Grandpa has been sighing a lot lately. He sits at the kitchen table tap tapping the checkered cloth, twisting salt and pepper shakers, brushing off non-existent crumbs, trying to make things right.
Grandma makes tea, lets the bag float till the water turns crusty. He doesn’t touch it.
The news is on all day now. Times have changed he keeps saying. Grandma can’t console him. If only he was younger he says. He would do something.
His vacant stare lets me know he is listening intently to the reports. I don’t dare interrupt. He’s told me he can’t miss a thing; that it can change from minute to minute. There is no telling what can happen. He whispers ‘no one will be safe’.
The lump in my throat does not want to go away. I can feel his pain, his deep disappointment. His worry.
I have never seen my Grandpa like this before. I can’t tell if he’s aging before my eyes, going downhill fast, or what.
I look at Grandma hoping she can do something. Maybe she knows what he needs. She is starting to sigh too. I’m not sure if it’s because of what is happening with Grandpa or if it’s about what Grandpa is so upset about.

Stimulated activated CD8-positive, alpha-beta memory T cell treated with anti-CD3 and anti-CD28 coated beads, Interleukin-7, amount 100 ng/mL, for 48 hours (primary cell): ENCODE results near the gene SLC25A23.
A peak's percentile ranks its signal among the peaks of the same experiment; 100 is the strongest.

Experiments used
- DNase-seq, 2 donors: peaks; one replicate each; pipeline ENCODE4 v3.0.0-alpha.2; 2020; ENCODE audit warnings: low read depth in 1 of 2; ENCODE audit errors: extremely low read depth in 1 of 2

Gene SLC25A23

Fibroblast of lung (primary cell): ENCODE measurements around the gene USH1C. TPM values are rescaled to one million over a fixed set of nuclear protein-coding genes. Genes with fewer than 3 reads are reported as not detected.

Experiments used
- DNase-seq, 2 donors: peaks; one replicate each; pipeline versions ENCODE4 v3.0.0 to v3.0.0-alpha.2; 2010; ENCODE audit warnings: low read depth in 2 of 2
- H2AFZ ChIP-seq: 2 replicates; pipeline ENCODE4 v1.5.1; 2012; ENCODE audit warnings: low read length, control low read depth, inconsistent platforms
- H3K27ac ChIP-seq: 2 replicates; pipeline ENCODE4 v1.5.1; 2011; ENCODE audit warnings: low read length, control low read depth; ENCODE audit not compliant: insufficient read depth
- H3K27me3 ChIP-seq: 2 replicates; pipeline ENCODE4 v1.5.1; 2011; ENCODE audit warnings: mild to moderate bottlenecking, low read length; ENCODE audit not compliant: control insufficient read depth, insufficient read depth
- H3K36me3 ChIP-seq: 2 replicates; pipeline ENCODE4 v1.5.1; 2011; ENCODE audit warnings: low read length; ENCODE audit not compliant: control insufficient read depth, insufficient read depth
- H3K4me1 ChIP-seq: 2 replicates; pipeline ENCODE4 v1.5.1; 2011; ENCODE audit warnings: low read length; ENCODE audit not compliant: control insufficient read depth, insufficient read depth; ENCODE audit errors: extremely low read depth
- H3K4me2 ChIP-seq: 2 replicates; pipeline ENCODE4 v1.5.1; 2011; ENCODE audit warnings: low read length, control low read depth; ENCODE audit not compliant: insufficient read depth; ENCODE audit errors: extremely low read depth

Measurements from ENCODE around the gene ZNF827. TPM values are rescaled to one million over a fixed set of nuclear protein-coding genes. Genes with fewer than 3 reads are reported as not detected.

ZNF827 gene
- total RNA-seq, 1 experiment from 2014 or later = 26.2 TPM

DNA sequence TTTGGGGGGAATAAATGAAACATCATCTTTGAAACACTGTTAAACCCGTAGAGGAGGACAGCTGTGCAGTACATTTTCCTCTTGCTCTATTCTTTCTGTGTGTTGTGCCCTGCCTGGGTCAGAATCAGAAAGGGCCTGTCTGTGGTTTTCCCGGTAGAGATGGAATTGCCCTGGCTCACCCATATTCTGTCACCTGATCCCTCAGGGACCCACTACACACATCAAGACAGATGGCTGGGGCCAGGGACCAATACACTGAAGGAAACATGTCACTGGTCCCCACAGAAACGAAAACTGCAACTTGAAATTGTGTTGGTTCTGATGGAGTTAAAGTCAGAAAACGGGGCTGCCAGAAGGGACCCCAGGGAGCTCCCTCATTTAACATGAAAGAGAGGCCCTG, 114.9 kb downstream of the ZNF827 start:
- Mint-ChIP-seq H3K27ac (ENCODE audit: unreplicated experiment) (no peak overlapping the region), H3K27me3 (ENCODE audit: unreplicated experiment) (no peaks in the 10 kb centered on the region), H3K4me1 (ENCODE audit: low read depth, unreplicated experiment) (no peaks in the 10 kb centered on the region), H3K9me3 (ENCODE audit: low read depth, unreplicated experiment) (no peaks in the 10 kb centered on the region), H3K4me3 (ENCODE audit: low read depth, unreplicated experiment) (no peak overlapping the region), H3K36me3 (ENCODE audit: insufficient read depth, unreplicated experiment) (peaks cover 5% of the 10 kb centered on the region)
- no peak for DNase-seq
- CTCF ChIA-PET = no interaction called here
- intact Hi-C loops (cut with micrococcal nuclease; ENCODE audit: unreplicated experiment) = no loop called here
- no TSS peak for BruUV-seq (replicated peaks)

I pretend to do my homework, but I am really too distracted to study. I am starting to sigh too. It’s all very unpleasant, even a little scary. It feels like my family has been taken hostage, but I can’t figure out by who.
He keeps repeating ‘I feel the Bern’ but it doesn’t seem to be changing the situation. I’ll keep watching, and waiting, with him.
Karen Schauber is a new Flash Fiction writer from Vancouver, British Columbia. Her earlier writing is non-fiction and details psychosocial and analytical cases over three decades as a practicing Family Therapist. Fictional short shorts are much more fun to read and write! Karen hones her craft at home and at the dog beach on the coast (when it's not pouring).